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Researchers solve Darwin's evolution of mimicry puzzle

Canadian researchers say that large animals are better at mimicking dangerous species than smaller ones, in order to avoid being eaten by predators.

The reason, they say, is that larger animals make for a more substantial meal and so they have had to evolve better ways to fend off predators.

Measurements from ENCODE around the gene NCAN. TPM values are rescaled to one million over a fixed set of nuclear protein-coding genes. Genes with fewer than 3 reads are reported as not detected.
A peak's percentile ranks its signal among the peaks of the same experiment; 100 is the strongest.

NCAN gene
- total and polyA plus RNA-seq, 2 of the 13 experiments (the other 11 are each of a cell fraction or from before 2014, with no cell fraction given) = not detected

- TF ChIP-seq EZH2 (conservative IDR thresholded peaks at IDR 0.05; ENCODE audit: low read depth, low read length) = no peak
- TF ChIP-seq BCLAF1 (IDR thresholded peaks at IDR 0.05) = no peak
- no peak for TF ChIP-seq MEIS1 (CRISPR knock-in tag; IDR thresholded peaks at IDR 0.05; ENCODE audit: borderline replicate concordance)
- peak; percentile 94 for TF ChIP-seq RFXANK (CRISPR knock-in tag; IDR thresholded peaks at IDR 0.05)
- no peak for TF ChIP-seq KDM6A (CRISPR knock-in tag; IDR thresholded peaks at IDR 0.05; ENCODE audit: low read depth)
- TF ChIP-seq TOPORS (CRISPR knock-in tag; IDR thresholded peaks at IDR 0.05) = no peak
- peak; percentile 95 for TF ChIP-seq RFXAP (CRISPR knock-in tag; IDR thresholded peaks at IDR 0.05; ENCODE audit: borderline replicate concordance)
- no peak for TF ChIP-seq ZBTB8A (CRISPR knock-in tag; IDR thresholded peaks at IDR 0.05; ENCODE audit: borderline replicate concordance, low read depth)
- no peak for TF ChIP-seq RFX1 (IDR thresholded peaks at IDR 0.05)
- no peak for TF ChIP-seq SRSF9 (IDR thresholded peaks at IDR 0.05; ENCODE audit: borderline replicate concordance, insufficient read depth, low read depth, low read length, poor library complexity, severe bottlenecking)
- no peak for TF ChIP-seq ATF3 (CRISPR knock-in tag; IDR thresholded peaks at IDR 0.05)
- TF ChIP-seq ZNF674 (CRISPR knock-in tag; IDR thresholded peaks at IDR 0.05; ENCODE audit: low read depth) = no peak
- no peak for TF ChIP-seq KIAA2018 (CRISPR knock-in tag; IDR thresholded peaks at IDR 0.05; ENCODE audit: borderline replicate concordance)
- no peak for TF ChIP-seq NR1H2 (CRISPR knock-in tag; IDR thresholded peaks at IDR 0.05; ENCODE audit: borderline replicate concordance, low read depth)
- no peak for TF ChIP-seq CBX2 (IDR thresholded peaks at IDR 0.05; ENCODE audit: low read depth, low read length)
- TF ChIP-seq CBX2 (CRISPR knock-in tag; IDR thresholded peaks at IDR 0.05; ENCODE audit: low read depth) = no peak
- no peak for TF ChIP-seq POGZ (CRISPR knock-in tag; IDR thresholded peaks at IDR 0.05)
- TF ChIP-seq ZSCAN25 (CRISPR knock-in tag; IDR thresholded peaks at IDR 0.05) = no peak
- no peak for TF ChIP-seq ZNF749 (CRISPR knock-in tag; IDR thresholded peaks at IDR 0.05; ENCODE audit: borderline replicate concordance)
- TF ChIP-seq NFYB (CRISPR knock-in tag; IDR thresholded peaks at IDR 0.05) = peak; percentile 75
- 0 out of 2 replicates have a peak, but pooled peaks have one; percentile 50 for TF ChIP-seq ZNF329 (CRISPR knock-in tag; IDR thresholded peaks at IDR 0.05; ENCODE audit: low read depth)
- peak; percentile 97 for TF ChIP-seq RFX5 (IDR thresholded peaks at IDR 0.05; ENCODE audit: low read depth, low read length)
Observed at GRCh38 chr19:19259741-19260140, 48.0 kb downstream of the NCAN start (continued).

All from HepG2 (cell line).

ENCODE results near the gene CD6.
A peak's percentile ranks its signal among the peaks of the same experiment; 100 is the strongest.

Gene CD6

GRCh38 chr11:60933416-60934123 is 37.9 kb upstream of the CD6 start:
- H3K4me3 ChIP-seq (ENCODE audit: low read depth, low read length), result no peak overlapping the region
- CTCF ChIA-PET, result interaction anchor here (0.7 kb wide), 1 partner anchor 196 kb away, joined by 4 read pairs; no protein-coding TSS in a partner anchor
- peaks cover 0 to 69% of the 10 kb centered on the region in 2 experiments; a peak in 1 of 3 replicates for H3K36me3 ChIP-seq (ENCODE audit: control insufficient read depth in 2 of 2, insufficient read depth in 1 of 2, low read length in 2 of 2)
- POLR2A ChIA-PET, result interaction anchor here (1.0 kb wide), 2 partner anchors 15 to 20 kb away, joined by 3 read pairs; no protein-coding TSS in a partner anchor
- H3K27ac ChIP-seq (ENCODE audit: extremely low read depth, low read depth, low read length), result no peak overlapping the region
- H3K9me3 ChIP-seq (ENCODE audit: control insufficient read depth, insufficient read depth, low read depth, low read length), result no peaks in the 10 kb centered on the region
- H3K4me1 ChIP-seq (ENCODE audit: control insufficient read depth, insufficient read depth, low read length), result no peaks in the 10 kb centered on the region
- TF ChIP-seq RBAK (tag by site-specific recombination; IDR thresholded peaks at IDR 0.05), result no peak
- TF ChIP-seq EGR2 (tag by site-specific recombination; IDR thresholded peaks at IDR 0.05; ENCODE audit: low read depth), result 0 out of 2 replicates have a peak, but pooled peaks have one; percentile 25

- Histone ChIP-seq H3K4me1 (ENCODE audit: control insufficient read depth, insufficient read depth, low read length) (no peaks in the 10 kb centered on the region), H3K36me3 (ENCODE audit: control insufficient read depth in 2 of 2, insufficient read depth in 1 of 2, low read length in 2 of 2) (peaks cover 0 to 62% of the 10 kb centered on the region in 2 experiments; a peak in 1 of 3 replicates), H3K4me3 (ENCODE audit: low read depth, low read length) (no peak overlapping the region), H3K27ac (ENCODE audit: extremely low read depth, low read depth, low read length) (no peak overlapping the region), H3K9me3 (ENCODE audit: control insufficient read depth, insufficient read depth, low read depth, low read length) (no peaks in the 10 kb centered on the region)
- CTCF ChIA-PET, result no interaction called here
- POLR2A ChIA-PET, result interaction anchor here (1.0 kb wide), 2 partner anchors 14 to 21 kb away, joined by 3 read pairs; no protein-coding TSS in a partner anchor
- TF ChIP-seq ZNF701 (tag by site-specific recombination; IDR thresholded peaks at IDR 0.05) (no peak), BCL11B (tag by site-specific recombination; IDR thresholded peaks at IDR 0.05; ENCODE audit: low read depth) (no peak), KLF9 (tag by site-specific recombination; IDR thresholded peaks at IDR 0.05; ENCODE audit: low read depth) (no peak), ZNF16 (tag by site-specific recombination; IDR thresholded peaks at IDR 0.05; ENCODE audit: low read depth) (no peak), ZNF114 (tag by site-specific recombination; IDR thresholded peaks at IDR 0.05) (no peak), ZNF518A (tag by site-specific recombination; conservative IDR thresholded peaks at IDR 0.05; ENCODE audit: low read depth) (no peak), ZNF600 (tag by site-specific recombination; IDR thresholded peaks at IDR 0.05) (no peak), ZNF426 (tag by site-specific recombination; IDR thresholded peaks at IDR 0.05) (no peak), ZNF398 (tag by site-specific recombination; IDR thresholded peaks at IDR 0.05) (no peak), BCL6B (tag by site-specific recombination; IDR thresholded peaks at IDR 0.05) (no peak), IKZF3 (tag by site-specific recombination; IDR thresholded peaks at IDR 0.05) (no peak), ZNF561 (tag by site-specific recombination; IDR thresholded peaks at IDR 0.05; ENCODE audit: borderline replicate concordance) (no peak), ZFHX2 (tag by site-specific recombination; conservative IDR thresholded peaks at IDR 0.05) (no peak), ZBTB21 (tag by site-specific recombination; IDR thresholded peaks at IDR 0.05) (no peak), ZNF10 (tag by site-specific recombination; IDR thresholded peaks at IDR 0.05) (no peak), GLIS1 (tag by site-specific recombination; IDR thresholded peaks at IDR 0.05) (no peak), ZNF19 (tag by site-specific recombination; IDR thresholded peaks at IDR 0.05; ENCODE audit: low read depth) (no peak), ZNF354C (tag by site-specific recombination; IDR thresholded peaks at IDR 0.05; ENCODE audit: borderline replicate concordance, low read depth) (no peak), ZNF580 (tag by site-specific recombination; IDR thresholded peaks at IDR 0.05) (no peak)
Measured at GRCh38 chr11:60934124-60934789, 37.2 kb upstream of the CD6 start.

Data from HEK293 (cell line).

The finding, published in the Journal Nature, helps solve a long-standing puzzle in biology: why some species bother to try to disguise themselves when they do such a bad job of it.

Researchers at Carlton University studied 81 different species of hoverfly, which to varying degrees mimic bees and wasps.

The first sound in this clip is a wasp, followed by the sound of a hoverfly mimicking a wasp.

  • 21 Mar 2012